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Catholic dad Kevin McDaid crossed sectarian divide and was beaten with bats

By Lesley Houston

Published 12/11/2015

Kevin McDaid’s widow Evelyn after the attack
Kevin McDaid’s widow Evelyn after the attack
Murder victim Kevin McDaid did work in the community
Graffiti in The Heights area of Coleraine where Kevin McDaid lived
Ombudsman Michael Maguire

Catholic father-of-four Kevin McDaid (49) suffered a horrific death after he was attacked by a loyalist mob outside his Coleraine home in May 2009.

The vicious attack came a short time after an Old Firm cup clash between bitter rivals Rangers and Celtic, when a gang of up to 40 loyalists invaded the Heights area of the town, a mixed estate where Mr McDaid lived with his Protestant wife Evelyn and children.

Witnesses said the mob had been armed with pick axe handles and baseball bats and had jumped on Mr McDaid's head.

Mr McDaid, a plasterer by trade who devoted his spare time to voluntary community work, had just returned from a fishing trip he'd organised for young men from both traditions in his area.

Before his death, he had been organising a cross-community trip to take young people out of the area during the Twelfth celebrations.

Mrs McDaid was also beaten, along with a neighbour, who was pregnant at the time.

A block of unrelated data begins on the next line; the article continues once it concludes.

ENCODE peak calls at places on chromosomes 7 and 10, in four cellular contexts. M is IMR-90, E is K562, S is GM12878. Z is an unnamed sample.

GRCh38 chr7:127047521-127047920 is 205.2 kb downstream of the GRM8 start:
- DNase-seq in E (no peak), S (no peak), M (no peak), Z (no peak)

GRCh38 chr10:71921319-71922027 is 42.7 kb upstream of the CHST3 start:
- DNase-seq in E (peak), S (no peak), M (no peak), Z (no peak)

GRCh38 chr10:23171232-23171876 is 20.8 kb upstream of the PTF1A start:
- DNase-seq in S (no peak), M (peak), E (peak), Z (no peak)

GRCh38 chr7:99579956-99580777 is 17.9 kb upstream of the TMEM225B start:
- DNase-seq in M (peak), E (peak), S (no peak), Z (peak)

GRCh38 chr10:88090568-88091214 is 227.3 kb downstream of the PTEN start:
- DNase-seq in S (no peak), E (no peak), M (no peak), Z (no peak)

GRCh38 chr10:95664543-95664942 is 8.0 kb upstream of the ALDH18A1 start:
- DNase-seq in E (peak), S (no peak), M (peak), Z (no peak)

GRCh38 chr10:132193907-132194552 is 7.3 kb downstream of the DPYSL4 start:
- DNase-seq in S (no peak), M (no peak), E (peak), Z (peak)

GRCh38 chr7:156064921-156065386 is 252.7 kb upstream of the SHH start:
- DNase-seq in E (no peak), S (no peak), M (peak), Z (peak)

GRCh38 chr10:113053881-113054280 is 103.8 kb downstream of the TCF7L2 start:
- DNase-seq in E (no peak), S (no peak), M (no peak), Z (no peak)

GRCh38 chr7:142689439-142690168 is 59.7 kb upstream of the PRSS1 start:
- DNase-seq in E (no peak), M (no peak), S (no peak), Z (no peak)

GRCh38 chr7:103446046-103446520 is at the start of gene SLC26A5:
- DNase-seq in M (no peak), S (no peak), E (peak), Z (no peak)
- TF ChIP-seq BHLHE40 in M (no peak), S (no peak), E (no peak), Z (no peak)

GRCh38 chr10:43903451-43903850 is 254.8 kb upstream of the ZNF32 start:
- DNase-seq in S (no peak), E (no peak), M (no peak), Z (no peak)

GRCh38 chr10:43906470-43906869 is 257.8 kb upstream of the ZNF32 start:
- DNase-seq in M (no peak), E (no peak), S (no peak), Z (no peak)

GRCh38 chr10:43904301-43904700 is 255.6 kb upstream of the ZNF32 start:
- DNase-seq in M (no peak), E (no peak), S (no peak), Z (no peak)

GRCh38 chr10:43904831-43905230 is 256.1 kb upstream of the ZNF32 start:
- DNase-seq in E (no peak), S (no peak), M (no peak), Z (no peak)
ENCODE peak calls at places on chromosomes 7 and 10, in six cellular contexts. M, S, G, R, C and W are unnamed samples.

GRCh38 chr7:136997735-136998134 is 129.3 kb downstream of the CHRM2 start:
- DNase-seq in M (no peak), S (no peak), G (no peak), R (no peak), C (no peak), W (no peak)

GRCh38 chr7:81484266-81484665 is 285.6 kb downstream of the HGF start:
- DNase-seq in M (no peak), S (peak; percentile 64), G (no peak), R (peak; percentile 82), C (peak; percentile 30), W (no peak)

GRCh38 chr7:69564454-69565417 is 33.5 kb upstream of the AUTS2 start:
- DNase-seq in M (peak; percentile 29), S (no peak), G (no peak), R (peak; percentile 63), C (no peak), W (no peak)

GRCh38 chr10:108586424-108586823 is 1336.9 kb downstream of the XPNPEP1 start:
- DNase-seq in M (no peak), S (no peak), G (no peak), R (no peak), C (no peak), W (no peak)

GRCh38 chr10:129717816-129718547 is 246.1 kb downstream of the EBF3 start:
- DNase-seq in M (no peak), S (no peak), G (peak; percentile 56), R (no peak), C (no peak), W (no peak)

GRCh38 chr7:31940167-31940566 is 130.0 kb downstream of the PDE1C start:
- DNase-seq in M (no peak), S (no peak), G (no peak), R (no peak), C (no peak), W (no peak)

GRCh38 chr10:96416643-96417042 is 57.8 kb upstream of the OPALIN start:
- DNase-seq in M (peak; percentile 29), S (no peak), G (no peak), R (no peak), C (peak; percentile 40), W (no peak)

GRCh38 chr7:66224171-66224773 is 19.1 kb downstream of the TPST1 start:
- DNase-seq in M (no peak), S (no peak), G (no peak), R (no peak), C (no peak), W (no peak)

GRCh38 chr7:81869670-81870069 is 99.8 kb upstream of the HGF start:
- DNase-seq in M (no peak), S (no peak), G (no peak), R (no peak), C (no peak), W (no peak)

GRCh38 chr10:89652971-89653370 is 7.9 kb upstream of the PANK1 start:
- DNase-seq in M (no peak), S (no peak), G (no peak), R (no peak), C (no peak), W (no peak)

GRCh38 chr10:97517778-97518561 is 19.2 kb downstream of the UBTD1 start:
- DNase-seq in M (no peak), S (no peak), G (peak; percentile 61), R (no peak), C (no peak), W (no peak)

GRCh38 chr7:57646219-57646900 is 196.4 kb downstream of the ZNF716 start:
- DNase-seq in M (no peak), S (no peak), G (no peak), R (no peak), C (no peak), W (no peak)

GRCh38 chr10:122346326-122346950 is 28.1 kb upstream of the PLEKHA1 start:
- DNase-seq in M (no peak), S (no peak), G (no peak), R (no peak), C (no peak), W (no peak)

Another neighbour, Damien Fleming, was badly beaten and left in a coma, requiring lifelong care.

Mrs McDaid, who called for no retaliation, said she believed UDA men were behind the attack.

Police initially disputed the claim but later admitted they were investigating a sectarian motive and conceded in the High Court they suspected members of the loyalist group had been involved in the killing.

Mr McDaid's grown son Ryan had claimed police failed to act to intervene.

Later, it emerged that the policing of sectarian violence in Coleraine was already under investigation by the Ombudsman at the time of Mr McDaid's vicious attack.

It followed the attack on a neighbour of Mr McDaid who alleged police had failed to intervene when known loyalists attacked him in the estate.

Nine men were eventually jailed in connection with the killing but none were ever charged with Mr McDaid's murder.

The jail sentences ranged from as little as six months.

The longest prison terms, set at eight-and-a-half years, were imposed on six men for the most serious charges of grievous bodily harm.

Initial charges of murder and the attempted murder of Mr Fleming were thrown out.

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